16 member states demand EU fund border fence construction

EU interior ministers met in Vilnius to discuss border protection, but the EU has already rejected their request for the bloc to fund border barriers

editor: Grzegorz Adamczyk
author: forsal.pl
Lithuania's Minister of the Interior Agne Bilotaite, second right, Austria's Minister of the Interior Gerhard Karner, right, Greece's Minister of Migration and Asylum Panagiotis Mitarachi, and Poland's Minister of the Interior and Administration Mariusz Kaminski, left, participate in a media conference at the conclusion of the Conference on Border Management at the Palace of the Grand Dukes of Lithuania in Vilnius, Lithuania, Friday, Jan. 21, 2022. (AP Photo/Mindaugas Kulbis)

Over half of the EU’s member states want the EU to fund border fences and barriers, but a top pro-migration EU official is already rejecting their request.

At the behest of Poland, Lithuania, Greece and Austria, a meeting was held between EU ministers of the interior devoted to the management of the EU’s external borders and the Schengen zone. Delegations from 29 member states took part, along with EU commissioner for home affairs Ylva Johansson and Frontex head Fabrice Leggeri.

In a joint statement, 16 EU nations urged amendments to the Schengen Borders Code to blacklist transport operators involved in human smuggling and trafficking of people into the EU. They called for reducing “incentives for illegal migration” and for preventing the abuse of the asylum system.

They said the EU should also contribute “adequate financial support” for the protective border measures and fencing.

German weekly Der Spiegel reported that the European Commission has rejected the postulate to cover the costs of building a defense barrier meant to protect against migrants. Der Spiegel quoted Ylva Johansson who had stated following the Vilnius meeting, that “if member states want to build fences, they can do so, but for a long time the Commission has held the position that it will not finance any walls or fences with barbed wire.”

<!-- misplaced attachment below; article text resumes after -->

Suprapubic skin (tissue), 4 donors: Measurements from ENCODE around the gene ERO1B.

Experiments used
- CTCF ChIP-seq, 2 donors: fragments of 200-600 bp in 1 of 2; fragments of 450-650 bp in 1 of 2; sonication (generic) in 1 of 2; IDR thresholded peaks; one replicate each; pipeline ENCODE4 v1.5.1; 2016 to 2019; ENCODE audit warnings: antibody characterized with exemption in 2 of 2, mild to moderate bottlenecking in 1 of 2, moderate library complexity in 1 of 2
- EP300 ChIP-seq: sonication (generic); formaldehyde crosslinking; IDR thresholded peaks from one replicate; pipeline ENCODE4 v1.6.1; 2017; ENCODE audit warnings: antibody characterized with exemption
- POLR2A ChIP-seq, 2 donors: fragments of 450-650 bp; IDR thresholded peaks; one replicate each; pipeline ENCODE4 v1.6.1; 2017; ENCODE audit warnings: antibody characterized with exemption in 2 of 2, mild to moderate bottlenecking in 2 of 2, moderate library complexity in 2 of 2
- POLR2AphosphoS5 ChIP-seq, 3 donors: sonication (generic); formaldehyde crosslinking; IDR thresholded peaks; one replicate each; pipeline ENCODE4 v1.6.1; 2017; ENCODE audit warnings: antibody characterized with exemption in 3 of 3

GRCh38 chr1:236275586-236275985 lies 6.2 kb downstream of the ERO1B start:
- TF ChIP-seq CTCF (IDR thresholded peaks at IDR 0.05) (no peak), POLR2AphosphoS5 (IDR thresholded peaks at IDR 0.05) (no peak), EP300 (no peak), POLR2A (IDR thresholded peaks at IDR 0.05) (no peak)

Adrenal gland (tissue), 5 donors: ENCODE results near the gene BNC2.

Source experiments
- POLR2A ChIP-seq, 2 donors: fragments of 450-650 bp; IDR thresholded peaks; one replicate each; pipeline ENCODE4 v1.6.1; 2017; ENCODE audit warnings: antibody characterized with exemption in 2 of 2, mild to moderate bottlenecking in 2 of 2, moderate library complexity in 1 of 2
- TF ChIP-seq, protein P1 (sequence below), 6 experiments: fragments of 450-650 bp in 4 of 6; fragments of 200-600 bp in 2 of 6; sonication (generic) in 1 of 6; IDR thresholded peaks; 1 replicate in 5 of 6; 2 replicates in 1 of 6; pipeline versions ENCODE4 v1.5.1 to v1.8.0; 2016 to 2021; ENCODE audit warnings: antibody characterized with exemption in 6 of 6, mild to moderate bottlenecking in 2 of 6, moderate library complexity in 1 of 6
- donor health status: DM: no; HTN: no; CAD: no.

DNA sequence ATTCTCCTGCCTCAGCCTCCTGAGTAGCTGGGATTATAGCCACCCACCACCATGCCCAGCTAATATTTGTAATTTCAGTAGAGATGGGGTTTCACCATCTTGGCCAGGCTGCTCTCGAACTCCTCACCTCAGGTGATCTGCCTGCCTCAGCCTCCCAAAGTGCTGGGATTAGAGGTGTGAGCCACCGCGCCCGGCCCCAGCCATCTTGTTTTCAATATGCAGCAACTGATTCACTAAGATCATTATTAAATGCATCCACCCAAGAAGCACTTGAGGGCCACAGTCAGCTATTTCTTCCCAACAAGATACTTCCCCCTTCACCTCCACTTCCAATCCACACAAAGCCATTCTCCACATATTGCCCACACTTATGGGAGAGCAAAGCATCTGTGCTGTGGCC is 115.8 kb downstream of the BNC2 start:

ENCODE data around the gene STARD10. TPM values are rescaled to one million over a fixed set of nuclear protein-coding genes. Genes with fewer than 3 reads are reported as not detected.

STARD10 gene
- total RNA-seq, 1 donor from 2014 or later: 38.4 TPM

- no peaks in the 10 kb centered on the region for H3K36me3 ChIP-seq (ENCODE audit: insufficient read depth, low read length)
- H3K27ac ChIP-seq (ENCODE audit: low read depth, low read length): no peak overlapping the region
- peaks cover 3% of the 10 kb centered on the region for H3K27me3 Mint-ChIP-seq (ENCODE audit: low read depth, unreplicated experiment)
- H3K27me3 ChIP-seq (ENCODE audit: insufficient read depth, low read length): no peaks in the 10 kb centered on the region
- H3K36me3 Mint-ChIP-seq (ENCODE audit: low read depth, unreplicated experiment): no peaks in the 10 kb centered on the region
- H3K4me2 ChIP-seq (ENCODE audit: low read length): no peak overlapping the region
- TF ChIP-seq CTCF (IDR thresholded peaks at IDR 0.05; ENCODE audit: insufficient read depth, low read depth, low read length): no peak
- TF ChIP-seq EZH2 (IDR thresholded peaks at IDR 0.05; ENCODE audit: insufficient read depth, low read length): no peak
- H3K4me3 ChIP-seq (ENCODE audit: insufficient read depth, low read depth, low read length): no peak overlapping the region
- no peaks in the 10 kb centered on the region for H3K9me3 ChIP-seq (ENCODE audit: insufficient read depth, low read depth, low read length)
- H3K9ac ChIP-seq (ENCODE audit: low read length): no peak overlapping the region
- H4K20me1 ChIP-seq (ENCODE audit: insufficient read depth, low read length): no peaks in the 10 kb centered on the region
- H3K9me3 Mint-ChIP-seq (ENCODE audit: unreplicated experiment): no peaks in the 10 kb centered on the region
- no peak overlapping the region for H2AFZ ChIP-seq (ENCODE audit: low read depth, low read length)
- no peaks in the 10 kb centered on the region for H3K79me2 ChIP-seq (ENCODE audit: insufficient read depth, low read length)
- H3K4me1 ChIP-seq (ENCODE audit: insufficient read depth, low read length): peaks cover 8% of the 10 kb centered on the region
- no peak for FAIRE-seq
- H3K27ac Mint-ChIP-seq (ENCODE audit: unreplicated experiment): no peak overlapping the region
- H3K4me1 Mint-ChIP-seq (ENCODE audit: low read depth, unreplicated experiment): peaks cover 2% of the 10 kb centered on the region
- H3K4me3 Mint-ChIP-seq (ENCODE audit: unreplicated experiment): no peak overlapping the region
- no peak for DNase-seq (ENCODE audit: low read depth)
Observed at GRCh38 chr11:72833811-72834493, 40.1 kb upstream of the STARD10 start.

While visiting the Lithuanian-Belarusian border, Johansson noted that pushing migrants out of EU territory was illegal.

“Pushbacks are clearly illegal. People have the right to apply for asylum,” she said.

Polish interior minister Mariusz Kamiński informed after the meeting that the discussions were substantial and productive.

“We were able to work out a joint approach for the majority of the delegations which took part in the conference,” he said. “The majority of delegations believed, that the issue of the EU’s external borders was a common issue; that installations and financial outlays paid by border countries such as Poland, Lithuania and Latvia which are defending the integrity of our borders, are also defending the integrity of EU borders.”

The joint statement was signed by representatives from: Austria, Bulgaria, Croatia, Cyprus, Denmark, Estonia, Greece, Hungary, Ireland, Latvia, Lithuania, Malta, Poland, Romania, Slovakia and Slovenia.

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